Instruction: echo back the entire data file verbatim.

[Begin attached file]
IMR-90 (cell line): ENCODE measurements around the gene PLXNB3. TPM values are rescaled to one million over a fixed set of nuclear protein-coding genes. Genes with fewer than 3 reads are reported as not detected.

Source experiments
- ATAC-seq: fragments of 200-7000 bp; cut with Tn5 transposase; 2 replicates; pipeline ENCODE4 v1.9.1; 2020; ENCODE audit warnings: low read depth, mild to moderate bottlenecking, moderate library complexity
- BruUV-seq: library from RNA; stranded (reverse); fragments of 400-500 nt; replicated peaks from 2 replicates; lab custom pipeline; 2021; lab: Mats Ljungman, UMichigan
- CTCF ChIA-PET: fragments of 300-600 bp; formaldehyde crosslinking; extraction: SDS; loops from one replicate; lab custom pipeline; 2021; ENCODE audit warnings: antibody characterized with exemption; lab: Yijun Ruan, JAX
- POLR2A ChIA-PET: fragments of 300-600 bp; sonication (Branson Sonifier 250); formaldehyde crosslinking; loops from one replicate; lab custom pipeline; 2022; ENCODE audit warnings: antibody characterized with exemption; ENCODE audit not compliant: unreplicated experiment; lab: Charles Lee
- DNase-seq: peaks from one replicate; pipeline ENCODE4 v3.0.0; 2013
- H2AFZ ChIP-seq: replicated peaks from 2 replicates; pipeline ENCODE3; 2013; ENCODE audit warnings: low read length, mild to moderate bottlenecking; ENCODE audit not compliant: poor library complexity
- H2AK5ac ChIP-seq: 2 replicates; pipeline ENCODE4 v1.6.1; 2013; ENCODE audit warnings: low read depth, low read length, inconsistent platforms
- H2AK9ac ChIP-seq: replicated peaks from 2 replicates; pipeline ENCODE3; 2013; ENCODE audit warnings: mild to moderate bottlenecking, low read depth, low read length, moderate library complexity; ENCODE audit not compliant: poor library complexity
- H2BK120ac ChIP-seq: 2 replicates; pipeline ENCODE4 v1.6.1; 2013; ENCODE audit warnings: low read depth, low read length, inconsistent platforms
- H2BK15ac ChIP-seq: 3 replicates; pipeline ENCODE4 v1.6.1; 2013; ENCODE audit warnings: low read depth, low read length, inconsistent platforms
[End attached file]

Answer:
IMR-90 (cell line): ENCODE measurements around the gene PLXNB3. TPM values are rescaled to one million over a fixed set of nuclear protein-coding genes. Genes with fewer than 3 reads are reported as not detected.

Source experiments
- ATAC-seq: fragments of 200-7000 bp; cut with Tn5 transposase; 2 replicates; pipeline ENCODE4 v1.9.1; 2020; ENCODE audit warnings: low read depth, mild to moderate bottlenecking, moderate library complexity
- BruUV-seq: library from RNA; stranded (reverse); fragments of 400-500 nt; replicated peaks from 2 replicates; lab custom pipeline; 2021; lab: Mats Ljungman, UMichigan
- CTCF ChIA-PET: fragments of 300-600 bp; formaldehyde crosslinking; extraction: SDS; loops from one replicate; lab custom pipeline; 2021; ENCODE audit warnings: antibody characterized with exemption; lab: Yijun Ruan, JAX
- POLR2A ChIA-PET: fragments of 300-600 bp; sonication (Branson Sonifier 250); formaldehyde crosslinking; loops from one replicate; lab custom pipeline; 2022; ENCODE audit warnings: antibody characterized with exemption; ENCODE audit not compliant: unreplicated experiment; lab: Charles Lee
- DNase-seq: peaks from one replicate; pipeline ENCODE4 v3.0.0; 2013
- H2AFZ ChIP-seq: replicated peaks from 2 replicates; pipeline ENCODE3; 2013; ENCODE audit warnings: low read length, mild to moderate bottlenecking; ENCODE audit not compliant: poor library complexity
- H2AK5ac ChIP-seq: 2 replicates; pipeline ENCODE4 v1.6.1; 2013; ENCODE audit warnings: low read depth, low read length, inconsistent platforms
- H2AK9ac ChIP-seq: replicated peaks from 2 replicates; pipeline ENCODE3; 2013; ENCODE audit warnings: mild to moderate bottlenecking, low read depth, low read length, moderate library complexity; ENCODE audit not compliant: poor library complexity
- H2BK120ac ChIP-seq: 2 replicates; pipeline ENCODE4 v1.6.1; 2013; ENCODE audit warnings: low read depth, low read length, inconsistent platforms
- H2BK15ac ChIP-seq: 3 replicates; pipeline ENCODE4 v1.6.1; 2013; ENCODE audit warnings: low read depth, low read length, inconsistent platforms